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Does the flood of outside campaign money make candidates irrelevant?

April 30, 2014, at 10:01 AM
 
There have been almost 12,000 political ads to date in incumbent Sen. Mitch McConnell's state of Kentucky.

There have been almost 12,000 political ads to date in incumbent Sen. Mitch McConnell's state of Kentucky. Photo: (Win McNamee/Getty Images)

There is so much outside money flowing into political campaigns this year that individual candidates are no longer controlling the agenda of the races.

In fact, the candidates themselves may not even matter.

The Wesleyan Media Project finds that advertising in Senate races is off to an early start with $43.1 million spent on 109,701 advertisements. This is a 45 percent increase over the spending just two years ago. But the most striking finding is that outside groups are responsible for 59 percent of these political ads.

In addition, over half of the TV spots put up by outside groups are funded by so-called "dark money" groups, which are not required to disclose their donors.

Robert Maguire calls this year's midterm campaign the "darkest election in recent history."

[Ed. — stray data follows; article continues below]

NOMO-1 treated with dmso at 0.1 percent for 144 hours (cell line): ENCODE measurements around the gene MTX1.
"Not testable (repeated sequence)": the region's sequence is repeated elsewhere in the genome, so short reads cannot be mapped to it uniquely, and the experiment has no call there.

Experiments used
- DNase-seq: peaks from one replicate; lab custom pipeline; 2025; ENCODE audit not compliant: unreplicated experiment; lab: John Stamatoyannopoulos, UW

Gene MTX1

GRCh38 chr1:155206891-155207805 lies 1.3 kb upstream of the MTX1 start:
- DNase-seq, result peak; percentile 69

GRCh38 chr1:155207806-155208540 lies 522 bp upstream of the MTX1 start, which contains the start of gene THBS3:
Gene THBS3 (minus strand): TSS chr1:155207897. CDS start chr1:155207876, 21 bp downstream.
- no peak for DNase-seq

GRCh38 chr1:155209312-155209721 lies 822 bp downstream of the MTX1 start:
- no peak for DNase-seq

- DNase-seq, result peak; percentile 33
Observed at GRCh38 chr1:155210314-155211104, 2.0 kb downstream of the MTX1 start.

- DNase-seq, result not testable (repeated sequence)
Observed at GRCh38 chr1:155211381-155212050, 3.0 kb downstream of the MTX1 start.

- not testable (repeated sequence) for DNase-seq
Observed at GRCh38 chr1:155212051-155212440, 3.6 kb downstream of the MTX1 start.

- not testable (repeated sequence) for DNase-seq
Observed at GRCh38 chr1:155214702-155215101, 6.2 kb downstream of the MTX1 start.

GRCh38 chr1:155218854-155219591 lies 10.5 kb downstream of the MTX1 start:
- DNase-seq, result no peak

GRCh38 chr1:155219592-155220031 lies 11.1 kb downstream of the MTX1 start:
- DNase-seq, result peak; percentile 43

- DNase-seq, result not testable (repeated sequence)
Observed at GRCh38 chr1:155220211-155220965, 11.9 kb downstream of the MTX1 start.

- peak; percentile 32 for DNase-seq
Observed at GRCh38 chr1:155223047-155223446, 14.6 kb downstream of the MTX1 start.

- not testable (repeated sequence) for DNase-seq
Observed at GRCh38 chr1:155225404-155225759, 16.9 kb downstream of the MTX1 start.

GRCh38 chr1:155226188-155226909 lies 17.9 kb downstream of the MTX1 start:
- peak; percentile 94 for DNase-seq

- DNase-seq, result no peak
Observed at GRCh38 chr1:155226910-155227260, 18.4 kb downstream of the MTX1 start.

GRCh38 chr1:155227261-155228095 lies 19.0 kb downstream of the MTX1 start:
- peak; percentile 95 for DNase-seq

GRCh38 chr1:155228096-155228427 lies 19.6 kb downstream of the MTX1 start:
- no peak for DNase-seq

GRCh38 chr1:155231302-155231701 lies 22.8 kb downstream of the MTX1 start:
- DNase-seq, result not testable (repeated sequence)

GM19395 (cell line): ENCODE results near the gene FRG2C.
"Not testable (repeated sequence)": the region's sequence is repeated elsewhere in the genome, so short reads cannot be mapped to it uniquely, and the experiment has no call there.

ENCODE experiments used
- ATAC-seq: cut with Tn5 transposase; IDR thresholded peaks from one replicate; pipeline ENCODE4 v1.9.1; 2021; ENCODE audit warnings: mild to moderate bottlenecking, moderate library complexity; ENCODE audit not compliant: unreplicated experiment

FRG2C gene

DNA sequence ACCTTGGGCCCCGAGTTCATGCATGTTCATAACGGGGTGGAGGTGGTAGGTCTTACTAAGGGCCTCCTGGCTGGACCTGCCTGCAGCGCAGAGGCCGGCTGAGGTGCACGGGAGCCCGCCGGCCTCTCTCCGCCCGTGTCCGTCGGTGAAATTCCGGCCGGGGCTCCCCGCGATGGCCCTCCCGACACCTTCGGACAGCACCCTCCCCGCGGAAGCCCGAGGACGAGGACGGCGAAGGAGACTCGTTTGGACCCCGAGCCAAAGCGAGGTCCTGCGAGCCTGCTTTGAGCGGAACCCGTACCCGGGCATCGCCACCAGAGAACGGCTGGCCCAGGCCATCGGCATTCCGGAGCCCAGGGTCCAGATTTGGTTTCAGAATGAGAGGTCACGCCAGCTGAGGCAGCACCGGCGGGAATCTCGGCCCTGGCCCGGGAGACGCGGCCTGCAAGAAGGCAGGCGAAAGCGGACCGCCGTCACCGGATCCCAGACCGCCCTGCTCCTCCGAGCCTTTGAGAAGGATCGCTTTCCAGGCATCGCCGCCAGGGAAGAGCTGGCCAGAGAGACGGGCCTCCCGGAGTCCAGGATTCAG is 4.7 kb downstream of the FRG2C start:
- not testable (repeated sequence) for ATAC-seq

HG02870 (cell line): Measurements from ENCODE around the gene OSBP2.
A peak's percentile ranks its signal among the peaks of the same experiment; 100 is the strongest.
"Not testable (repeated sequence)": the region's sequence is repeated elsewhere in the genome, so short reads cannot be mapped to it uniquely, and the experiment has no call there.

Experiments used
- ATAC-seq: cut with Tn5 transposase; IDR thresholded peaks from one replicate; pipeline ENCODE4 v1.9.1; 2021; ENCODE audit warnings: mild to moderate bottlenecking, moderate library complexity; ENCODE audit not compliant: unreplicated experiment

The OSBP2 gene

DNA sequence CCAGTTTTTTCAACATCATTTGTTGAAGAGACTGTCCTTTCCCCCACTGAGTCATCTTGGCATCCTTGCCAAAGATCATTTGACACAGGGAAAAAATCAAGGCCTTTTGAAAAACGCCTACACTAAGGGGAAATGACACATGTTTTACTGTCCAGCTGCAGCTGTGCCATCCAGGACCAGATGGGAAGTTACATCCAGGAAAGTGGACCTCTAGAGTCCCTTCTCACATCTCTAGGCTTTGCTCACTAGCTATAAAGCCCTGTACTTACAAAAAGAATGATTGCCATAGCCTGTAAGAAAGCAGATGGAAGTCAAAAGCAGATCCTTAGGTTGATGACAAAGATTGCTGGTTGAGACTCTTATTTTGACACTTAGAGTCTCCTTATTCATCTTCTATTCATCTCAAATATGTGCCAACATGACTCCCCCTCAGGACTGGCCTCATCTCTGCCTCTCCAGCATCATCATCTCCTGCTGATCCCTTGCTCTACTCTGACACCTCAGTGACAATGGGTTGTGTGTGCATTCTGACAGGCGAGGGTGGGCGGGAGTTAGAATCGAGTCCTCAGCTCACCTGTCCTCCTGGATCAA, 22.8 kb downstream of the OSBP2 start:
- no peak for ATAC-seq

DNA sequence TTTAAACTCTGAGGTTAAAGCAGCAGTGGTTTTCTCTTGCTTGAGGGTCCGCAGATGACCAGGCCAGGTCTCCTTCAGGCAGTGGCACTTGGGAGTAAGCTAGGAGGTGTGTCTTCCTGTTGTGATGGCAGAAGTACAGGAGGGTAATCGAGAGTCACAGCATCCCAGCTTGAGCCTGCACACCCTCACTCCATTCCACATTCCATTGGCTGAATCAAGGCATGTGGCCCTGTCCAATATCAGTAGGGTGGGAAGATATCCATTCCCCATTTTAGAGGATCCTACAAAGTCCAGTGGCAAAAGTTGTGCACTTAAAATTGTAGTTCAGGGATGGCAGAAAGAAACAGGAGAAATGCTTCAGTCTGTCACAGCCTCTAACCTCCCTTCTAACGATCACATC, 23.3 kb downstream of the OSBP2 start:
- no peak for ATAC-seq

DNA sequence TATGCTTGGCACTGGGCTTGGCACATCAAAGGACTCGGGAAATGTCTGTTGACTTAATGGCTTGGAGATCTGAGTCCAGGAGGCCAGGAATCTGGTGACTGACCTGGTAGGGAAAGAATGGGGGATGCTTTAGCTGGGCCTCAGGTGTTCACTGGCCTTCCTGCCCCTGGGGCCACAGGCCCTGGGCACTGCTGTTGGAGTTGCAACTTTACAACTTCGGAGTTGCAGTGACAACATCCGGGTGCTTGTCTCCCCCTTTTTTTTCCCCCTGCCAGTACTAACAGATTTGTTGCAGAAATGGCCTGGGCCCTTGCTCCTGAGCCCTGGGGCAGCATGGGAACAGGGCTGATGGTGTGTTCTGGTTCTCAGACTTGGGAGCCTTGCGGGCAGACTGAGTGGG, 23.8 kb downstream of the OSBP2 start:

One reason for the onslaught of outside group spending may be that such ads work.

Said Wesleyan Media Project co-director Michael Franz: "Research demonstrates that group-sponsored advertising can be more effective than candidate advertising. This is especially true when people know very little about the group except that it has a nice name — and thus they perceive these groups to be more credible than the candidates running for office."

Indeed, independent research from Ace Metrix also shows that the most-effective ads this election season have been sponsored by outside groups.

The effect of all this outside money is that actual candidates and their campaigns are becoming increasingly irrelevant. Outside groups are choosing the issues, running ads, and having a greater influence over who we elect. And in the majority of cases, we have no idea who is behind the effort.

 

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